Heyshott – St James
The small C13 church has a C19 chancel and north aisle.
Heyshott, which lies in the wooded commons north of the Downs, was until 1882 a chapelry of Stedham (VCH 4 p63). There is documentary evidence of a chapel here in the C12, but this likely to have been elsewhere, for in 1972 a potter’s kiln dated to the early C13 was found at the west end (MA 17 (1973) p185), which must surely predate any church on this site. The likely date for the present church is thus unlikely to be before the late C13.
The church has a flint nave, a plain, pointed south doorway and three-bay north arcade with round piers and double-chamfered arches. The west respond, has no abacus, so that the arch dies into it. The presence of this form of arch supports a late C13 dating, probably for the whole structure. The original aisle had three plain lancets and though it was only half as wide as the present one (VCH ibid), this retains the previous arrangement. The chancel, also rebuilt, was probably also late C13, though the Sharpe Collection drawing (1804) shows that the south side was accurately copied.
In the late C14 most windows were replaced. The two-light south and west ones in the nave have sexfoils in the heads, contained within straight verticals, marking the beginning of the Perpendicular; though restored, they are original. In the chancel, the large three-light south window, unchanged in form, is as before and unexpected in so modest a church. Though it has been suggested (BE(W) p433) that this was originally the east window, the Sharpe collection drawing (1804) shows it in the same position as today. The previous east window was not recorded, but the present three-light one is C19 of generally C14 form. The nave roof is C15, with downward-braced crownposts.
There is little sign of further change before the C19. The boarded and shingled belfry, despite the presence of what seem to be corbels, is flush with the main west wall beneath. Parts may be earlier or even original, but the visible beams supporting it inside are C19. The church was mostly rebuilt in 1855 by an unknown architect, at a cost of £800 (PP125). The chancel is on old foundations, but the new aisle is gabled as it is wider than its predecessor. During the work the floor level was raised, concealing the bases of the arcade. The chancel arch was rebuilt in C13 style (the appearance of the previous one is not known) and the south porch was replaced.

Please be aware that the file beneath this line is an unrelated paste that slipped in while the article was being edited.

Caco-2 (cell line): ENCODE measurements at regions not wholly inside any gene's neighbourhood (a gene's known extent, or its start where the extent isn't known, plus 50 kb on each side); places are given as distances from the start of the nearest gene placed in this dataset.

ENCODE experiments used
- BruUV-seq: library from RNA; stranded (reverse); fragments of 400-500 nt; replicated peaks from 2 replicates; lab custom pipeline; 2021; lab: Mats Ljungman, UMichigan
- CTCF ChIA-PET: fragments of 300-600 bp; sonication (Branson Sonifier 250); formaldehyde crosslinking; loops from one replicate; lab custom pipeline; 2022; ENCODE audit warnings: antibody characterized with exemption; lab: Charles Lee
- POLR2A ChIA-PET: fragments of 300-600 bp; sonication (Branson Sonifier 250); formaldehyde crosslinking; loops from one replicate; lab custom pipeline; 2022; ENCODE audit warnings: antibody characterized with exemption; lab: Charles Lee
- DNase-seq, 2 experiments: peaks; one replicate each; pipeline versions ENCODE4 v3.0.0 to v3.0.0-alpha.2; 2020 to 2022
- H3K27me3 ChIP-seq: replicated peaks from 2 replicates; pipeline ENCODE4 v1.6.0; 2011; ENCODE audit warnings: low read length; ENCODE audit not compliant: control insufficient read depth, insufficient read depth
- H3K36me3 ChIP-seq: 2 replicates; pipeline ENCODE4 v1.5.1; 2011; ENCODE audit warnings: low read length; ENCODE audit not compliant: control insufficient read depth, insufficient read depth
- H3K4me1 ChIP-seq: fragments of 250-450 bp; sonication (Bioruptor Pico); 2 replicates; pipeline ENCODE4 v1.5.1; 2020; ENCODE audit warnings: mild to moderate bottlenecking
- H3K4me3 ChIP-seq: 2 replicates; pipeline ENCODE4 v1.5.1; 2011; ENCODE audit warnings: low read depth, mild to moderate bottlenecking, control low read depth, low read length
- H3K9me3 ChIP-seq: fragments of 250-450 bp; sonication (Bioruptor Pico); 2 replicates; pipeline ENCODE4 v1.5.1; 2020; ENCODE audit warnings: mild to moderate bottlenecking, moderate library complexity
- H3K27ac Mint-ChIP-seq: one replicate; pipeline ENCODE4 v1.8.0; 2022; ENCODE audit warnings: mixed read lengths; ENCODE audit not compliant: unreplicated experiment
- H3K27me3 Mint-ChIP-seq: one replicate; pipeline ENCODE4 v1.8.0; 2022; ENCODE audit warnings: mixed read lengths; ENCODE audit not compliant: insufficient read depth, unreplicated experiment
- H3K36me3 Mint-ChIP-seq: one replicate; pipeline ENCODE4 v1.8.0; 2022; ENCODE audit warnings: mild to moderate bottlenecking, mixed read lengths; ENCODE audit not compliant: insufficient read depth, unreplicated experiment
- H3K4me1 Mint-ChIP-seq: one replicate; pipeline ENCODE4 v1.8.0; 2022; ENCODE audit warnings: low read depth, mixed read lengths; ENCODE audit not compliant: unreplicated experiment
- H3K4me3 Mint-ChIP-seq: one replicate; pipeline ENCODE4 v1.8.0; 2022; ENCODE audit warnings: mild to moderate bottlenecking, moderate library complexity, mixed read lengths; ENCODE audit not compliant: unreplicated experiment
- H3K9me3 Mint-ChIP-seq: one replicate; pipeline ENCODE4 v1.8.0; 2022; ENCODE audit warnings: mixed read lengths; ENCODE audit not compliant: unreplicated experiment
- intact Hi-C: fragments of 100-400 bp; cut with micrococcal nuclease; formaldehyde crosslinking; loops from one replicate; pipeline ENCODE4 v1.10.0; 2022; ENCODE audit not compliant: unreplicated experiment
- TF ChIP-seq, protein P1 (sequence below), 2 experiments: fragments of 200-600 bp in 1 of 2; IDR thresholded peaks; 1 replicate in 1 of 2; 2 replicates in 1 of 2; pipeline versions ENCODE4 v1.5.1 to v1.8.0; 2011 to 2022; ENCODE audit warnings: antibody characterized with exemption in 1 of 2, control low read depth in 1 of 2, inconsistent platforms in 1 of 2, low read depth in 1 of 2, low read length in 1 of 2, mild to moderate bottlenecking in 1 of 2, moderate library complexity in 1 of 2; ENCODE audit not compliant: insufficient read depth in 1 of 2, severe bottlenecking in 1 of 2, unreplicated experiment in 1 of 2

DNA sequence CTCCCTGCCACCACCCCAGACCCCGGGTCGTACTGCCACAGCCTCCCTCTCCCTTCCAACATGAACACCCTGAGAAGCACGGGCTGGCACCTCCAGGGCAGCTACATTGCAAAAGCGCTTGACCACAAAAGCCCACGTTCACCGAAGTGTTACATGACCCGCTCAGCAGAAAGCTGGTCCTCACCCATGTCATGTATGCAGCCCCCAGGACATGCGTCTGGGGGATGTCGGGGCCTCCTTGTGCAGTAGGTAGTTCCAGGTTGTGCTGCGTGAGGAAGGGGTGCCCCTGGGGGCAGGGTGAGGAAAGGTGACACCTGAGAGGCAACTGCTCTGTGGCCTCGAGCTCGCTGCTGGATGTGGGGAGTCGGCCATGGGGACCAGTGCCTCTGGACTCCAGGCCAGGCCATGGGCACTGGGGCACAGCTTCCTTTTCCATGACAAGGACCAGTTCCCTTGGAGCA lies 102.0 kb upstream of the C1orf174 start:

Fittings and monument
Font: Round C13 bowl with capitals for shafts carved into the base, like that at Cuckfield. It rests directly on a later square base, so presumably a stem has been lost.
Font cover: Openwork and C17.
1. (North aisle centre lancet) Late C15 yellow and silver angels, removed in 1855 and returned by the daughter of the C19 radical statesman Richard Cobden (1804-65), who was born in the village, in 1912.
2. (East and south chancel windows) J Powell and Sons, 1855. Quarries bearing leaves (Cash book).
3. (South nave, first window) W T Morris of Westminster, war memorial, 1921 (signed).
4. (North aisle, east window) W T Morris of Westminster 1928 (WSRO Fac 2618).
Monument: A plaque to Cobden is above the pew where he sat, though he is actually buried at West Lavington.
Piscina: (Under nave south window) Plain square-headed, probably as old as the church and rare in this position, as a nave altar was usually set against the east wall.
Reredos: There was a C19 reredos by ‘Stirling Lee’ (Mee p203), said to have died while working on it, which has now gone. It included a framed plaster relief of Christ with angels. The most likely designer was the sculptor Thomas Stirling Lee, whose work is not otherwise found in Sussex and. if so, its loss is greatly to be regretted as he was not a prolific artist. A less probable alternative would be his brother John Stirling Lee, who is a possible author of work at Seaford, East Sussex (for both men see under J S Lee).
Royal Arms: (Over south doorway) Painted C18 rustic panel, of the type in use before 1802.
Measured plan by W D Peckham in VCH 4 p62